Softwares that can help during a field operation

The huge variety of softwares and apps that exist today allow us to optimize our performance in field operations of all types.
Operational efficiency is, without a doubt, one of the most important element of all production or service activities. In addition, precise control of field operations can be the difference between achieving goals and losing competitiveness.
Below is a list of the softwares that can help you with your company’s field operations at all levels.

Pix4D

Pix4D is a must for all your photogrammetry and drone flight configuration needs.
With Pix4D, you are in complete control of all aspects of your project and have access to:

  • Defining specific areas of interest
  • Selecting processing options.
  • Adding ground control points.
  • Editing point clouds.
  • DSMs.
  • Meshes.
  • Orthomosaics.

SimPRO Software: Project and inventory management

SimPRO is a powerful field service management software which was designed and created by trade contractors, for trade contractors.
If you’re struggling to come up with offers, manage multi-stage projects, manage inventory, connect the office to the field or any other area of your workflow, SimPRO provides a streamlined platform to meet all your most pressing needs while helping you increase your productivity and profits at the same time.

Coral Collect: Mobile data collection

Coral Collect is a solution for the collection and management of field data.
If you want to carry out inspections and readings or make checklists, this solution is ideal for you. In addition to being very easy to use, it allows you to automatically create databases and reports from data collected in the field.
In addition, all the information collected is georeferenced so that you can view it on an online map or other mapping software.
Coral Collect is without a doubt the best value for money in terms of solutions for data collection in the field. Coral Collect offers free plans and an unlimited number of users.

Slack: Communication first and foremost

Slack is one of the most widely used employee-to-employee communication platforms in companies today. You might think that only office workers use Slack, but it’s in fact an excellent tool for communication with field teams thanks to its linked mobile application.
In addition to being free, the application allows you to communicate with all the members of your organization and create specific channels for each team.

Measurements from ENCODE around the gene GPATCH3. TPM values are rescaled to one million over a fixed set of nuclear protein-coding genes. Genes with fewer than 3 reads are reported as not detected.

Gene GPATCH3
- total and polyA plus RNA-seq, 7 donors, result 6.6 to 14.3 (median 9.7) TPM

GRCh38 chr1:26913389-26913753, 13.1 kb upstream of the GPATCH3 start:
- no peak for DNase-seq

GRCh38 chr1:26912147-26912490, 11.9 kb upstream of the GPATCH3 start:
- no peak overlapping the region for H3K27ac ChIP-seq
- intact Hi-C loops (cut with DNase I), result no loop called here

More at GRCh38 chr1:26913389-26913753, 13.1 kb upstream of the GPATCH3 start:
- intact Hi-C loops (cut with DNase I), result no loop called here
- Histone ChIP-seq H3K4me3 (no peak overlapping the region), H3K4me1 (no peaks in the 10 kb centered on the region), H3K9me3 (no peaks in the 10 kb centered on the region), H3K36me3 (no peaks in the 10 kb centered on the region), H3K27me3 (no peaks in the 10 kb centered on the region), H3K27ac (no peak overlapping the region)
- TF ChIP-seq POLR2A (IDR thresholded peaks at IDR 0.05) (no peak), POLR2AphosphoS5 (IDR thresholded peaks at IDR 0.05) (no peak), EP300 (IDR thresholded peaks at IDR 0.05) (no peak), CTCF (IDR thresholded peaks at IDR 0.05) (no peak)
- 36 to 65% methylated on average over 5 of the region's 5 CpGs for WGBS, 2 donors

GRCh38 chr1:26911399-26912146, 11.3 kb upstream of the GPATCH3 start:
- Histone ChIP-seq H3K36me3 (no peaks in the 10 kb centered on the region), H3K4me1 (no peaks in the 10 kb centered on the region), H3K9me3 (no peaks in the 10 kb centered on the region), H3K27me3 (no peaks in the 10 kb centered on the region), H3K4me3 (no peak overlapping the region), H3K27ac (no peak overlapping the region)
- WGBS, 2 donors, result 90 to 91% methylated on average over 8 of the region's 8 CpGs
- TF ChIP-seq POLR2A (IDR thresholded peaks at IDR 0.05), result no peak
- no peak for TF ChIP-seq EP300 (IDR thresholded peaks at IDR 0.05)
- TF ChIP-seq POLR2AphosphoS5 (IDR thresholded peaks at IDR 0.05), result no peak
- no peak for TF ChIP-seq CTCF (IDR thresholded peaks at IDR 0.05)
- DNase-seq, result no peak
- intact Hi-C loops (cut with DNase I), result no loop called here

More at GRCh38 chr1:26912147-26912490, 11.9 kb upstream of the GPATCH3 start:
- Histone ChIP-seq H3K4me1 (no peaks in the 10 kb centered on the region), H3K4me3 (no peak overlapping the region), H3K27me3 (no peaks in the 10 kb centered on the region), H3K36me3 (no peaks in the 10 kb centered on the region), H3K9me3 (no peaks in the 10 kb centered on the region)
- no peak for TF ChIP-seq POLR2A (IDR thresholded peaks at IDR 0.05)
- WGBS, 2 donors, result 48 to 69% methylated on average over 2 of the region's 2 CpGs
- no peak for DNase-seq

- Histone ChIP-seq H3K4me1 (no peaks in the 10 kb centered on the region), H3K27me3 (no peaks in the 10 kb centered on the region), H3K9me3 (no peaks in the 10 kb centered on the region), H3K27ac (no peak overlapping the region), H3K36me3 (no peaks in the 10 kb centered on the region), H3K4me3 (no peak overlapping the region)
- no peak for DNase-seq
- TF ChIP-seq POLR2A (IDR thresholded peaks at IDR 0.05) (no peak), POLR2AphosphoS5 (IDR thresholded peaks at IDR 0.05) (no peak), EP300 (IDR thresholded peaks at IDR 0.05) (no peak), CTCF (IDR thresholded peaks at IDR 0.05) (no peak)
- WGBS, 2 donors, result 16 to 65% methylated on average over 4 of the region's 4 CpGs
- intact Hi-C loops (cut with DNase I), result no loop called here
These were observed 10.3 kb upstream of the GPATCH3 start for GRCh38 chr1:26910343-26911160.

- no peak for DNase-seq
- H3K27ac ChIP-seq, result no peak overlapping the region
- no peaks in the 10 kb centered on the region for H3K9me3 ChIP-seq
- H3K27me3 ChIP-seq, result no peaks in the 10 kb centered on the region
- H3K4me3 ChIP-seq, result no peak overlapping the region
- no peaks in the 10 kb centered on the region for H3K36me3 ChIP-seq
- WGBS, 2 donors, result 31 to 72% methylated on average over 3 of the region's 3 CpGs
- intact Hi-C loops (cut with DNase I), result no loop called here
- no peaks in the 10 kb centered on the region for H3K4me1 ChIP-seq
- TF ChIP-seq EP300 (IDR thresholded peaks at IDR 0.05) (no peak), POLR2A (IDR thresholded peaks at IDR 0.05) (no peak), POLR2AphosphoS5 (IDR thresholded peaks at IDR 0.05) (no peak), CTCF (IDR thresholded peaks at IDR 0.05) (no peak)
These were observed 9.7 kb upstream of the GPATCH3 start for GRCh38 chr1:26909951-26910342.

TOMTOM: Full control over your vehicle fleet

The TomTom software technology appears to be a very effective option for managing vehicle fleets in real time.
This solution has a simple and user-friendly interface with clear lines and no complexity. It instantly displays traffic information, providing more detailed visibility of the exact status and location of monitored vehicles.
With TomTom’s Dashboard function, it’s possible to:

  • View the status of fleets
  • Check the individual performance of each driver, as well as evaluate their equipment,
  • Obtain a full overview of all fleet members and equipment at your fingertips.
  • Get access to the most relevant information, so that the supervisor can detect (and even prevent) possible unforeseen events.

This means that users can make better strategic decisions relating to:

  • Adjustment of variables.
  • Choice or change of routes based on traffic conditions.
  • Sending of new instructions to drivers.
  • Warnings when too much fuel is being used, excessive acceleration is detected, or the brakes of a vehicle are performing poorly.
  • The app is a flexible tool and has mobile versions for iOS and Android systems too.

We hope this list of softwares that can be used during field survey work was useful. Feel free to contact us if you have any questions regarding the Coral Collect app.

Rugged Android tablets for field use

We all know that tablets are ideal data collection tools when it comes to field work. With android tablets, and the right app  it is possible to fill out forms, take photos and upload your data quickly and conveniently.
However, using a tablet in the field comes with its own problems and limitations:

  • Bad weather conditions, such as rain and snow, can result in your tablet malfunctioning
  • Tablets can get damaged during transportation or if they are dropped while you are working in the field (most field surveys are done while standing or crouching)